High-Performing Teams

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Increasingly, we rely on teams to design and implement change. Research has shown that high-performing teams have special properties — strong interpersonal skills and equal opportunity to contribute. Integral Strategy Network uses processes that foster authentic dialogue and effective collaboration. We have seen first-hand how working this way helps organizations and communities get better results when they tackle complex problems.

Individual Intelligence

English psychologist Charles Spearman did pioneering research on human intelligence in the early 1900s, finding a strong correlation between children’s performance in unrelated school subjects. He suggested this was linked to “general mental ability,” which he called the g factor. This is so highly correlated with IQ test results that IQ and g are interchangeable. The g factor accounts for 40 to 50 percent of an individual’s performance in cognitive tests.

Group Intelligence

Experiments have shown that the collective performance of a group is only moderately correlated with the intelligence of the group’s members. Something else is going on. Professor Thomas W. Malone founded the Center for Collective Intelligence (CIC) at MIT’s Sloan School of Management in 2006 to explore group intelligence and find a way to measure it.

Researchers at Carnegie Mellon University and MIT gave a range of tasks to 700 people in groups of two to five, and measured group performance. The tasks were based on the McGrath Task Complex. They included visual puzzles, brainstorming, making collective moral judgments, and negotiating over limited resources.

“There was a single statistical factor that predicted how well a group performed,” Malone said in an interview with Strategy + Business (Summer 2014). “This factor accounts for about 30 to 50 percent of the variance in the group’s performance on different tasks, just as the g factor did for individual intelligence.” The research team called this the c factor, using ‘c’ to signify collective intelligence.

Four things accounted for a group’s collective intelligence. The average and highest intelligence of the team members was one of them, but the relationship was not very strong. The other three were:

  • the average social perceptiveness of group members;
  • the equality of contribution; and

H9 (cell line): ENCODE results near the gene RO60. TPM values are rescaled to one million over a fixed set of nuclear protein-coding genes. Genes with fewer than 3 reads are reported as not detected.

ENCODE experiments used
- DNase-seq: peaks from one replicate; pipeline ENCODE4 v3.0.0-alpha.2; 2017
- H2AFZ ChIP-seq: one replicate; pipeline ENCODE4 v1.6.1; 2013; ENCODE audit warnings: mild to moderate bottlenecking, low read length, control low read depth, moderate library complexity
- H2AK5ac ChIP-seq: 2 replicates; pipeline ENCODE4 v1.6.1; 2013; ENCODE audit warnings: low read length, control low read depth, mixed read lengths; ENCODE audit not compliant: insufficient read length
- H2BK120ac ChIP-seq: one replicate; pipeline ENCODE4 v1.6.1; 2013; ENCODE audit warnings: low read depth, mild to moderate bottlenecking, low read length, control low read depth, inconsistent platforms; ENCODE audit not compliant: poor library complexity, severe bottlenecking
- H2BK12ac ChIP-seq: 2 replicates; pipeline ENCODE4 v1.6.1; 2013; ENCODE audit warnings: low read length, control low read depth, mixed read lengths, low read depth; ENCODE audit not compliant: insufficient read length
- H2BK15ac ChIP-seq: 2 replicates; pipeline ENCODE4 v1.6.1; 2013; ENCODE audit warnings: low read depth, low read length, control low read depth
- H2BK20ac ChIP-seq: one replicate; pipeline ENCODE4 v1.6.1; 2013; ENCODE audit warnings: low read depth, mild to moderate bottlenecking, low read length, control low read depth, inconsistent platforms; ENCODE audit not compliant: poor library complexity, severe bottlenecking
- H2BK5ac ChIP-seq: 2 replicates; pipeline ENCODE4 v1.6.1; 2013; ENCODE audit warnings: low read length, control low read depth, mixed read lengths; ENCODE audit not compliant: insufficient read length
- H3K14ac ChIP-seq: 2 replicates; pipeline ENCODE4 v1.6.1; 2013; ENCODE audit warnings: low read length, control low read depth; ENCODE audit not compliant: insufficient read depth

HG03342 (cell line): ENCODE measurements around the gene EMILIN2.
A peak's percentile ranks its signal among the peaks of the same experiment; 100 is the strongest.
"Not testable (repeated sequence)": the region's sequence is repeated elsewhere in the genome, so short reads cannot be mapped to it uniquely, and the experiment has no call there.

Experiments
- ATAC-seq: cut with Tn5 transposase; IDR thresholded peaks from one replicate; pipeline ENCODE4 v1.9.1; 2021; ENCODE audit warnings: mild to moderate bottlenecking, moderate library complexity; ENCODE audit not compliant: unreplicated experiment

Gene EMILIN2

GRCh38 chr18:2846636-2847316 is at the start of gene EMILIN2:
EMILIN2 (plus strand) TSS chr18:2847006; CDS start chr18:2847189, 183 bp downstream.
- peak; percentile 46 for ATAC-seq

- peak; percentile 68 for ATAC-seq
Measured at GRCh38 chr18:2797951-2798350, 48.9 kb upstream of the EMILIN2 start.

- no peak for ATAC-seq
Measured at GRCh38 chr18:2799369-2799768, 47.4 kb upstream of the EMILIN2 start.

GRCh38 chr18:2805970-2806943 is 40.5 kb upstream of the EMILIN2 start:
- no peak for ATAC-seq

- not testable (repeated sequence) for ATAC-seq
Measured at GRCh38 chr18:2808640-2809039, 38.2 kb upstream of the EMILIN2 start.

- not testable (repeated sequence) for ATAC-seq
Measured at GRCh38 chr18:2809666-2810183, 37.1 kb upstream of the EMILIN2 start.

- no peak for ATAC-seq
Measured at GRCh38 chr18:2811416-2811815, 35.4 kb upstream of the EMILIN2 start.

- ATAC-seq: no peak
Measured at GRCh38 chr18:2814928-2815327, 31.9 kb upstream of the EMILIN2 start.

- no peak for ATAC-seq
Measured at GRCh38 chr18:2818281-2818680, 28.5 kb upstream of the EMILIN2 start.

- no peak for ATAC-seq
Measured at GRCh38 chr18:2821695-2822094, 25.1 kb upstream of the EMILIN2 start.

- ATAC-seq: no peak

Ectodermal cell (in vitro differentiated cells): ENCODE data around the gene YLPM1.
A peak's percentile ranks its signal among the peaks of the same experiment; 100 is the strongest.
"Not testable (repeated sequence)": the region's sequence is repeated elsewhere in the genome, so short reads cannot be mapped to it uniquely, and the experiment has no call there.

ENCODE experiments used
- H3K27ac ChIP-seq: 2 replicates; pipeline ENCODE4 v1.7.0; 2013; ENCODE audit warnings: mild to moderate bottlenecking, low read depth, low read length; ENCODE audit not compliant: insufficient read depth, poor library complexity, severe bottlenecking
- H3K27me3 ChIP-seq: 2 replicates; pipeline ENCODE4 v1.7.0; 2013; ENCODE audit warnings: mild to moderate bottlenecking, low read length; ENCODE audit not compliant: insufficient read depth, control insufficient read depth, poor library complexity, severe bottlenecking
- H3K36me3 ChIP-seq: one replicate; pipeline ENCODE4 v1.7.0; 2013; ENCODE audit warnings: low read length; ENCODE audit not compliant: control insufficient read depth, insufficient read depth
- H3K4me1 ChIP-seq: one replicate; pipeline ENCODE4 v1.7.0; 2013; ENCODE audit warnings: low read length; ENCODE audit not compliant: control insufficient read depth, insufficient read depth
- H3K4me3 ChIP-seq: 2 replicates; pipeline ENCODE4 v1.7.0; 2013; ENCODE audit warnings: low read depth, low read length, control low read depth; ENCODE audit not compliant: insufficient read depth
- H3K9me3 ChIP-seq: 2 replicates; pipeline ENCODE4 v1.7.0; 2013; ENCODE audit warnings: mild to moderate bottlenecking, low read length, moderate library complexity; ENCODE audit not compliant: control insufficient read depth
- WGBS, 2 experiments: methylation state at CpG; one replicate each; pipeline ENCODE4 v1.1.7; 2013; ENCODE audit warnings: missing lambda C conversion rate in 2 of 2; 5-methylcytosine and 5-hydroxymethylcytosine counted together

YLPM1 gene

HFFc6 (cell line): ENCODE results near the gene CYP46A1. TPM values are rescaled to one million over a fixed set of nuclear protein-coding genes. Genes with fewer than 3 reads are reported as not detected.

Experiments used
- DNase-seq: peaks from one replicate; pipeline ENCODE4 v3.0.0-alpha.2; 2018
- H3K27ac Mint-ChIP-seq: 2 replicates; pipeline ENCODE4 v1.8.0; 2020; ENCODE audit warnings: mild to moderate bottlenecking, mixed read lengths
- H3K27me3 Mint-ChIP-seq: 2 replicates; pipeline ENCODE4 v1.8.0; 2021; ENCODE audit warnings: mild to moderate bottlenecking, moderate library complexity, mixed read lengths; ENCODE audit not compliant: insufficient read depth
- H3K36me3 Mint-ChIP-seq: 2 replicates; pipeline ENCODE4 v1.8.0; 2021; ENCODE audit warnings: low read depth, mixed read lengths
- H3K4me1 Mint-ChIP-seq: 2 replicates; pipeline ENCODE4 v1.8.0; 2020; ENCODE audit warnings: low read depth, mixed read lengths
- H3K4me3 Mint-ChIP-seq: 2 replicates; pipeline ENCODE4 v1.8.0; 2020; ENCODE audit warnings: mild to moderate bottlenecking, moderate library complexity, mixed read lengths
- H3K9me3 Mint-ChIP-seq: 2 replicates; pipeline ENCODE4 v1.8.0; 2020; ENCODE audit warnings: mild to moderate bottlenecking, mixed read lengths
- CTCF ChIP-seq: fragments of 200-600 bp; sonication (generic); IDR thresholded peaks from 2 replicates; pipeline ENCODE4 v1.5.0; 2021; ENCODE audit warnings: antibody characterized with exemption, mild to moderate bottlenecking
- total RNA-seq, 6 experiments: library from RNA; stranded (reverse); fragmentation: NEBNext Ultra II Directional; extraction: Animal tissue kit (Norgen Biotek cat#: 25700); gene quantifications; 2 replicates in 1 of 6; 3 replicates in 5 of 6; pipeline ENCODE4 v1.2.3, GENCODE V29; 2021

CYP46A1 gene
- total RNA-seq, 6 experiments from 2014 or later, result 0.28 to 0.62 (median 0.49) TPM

• the ratio of men to women in the group.

Results were similar in later research conducted by David Engel and others, described in “Reading the Mind in the Eyes or Reading between the Lines? Theory of Mind Predicts Collective Intelligence Equally Well.” (PLoS One, 2014) This confirmed the role of social sensitivity and the proportion of female participation in a group.

Social Perceptiveness

Both research teams measured social perceptiveness using a test called “Reading the Mind in the Eyes” (RME). Shown pictures of other people’s eyes, subjects are asked to guess what emotion the person in the picture is feeling. This is a diagnostic test for autism. Thomas Malone says the test “is actually measuring a broad range of interpersonal skills. Psychologists call these broader skills theory of mind. The term refers to the ability, which is more developed in some people than others, to create a mental theory about what’s inside other people’s brains.”

David Engel and his research team found RME results predicted the level of social perceptiveness of participants in online groups as well, suggesting the test measures an individual’s sensitivity to non-visual as well as visual cues. Social perceptiveness was the only factor that correlated with collective intelligence at a level that was statistically significant.

Equality of Contribution

In the Carnegie Mellon and MIT research, equality of contribution was assessed as the extent to which group members participated equally. This was measured as the degree of conversational turn-taking. “When one or two people dominated the conversation,” Malone says, “the group on average was less intelligent.”

The Ratio of Women to Men

One of the more surprising results was that the higher the ratio of women to men, the better the group performed. This may be because women score higher than men on the test of social perceptiveness. “We haven’t yet done the research we need to do to explore this finding with more precision,” Thomas Malone says. “But in our results so far, the groups with half men and half women had some of the lowest scores. And it appears as if the highest scores go to groups composed mostly of women, with just a few men.”

Improving Group Performance

Do these research results point to ways to improve group performance?

“Individual intelligence is very difficult to change,” Thomas Malone says. You can predict people’s behavior by measuring their intelligence, but it’s usually hard to increase an individual’s intelligence. With groups, however, it seems quite possible that we could change their collective intelligence. At the minimum, you could imagine changing the intelligence of a group by changing some or maybe even all of the people in it – replacing them with people with higher levels of social intelligence, for instance.”

This article is an excerpt from a book in progress on complexity, collaboration, and the challenges of transformative change. It was first posted on March 27, 2018, on LinkedIn.

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David Forrest

David is the founder of the Integral Strategy Network. He is a writer, futurist, strategist, and facilitator of systemic change.

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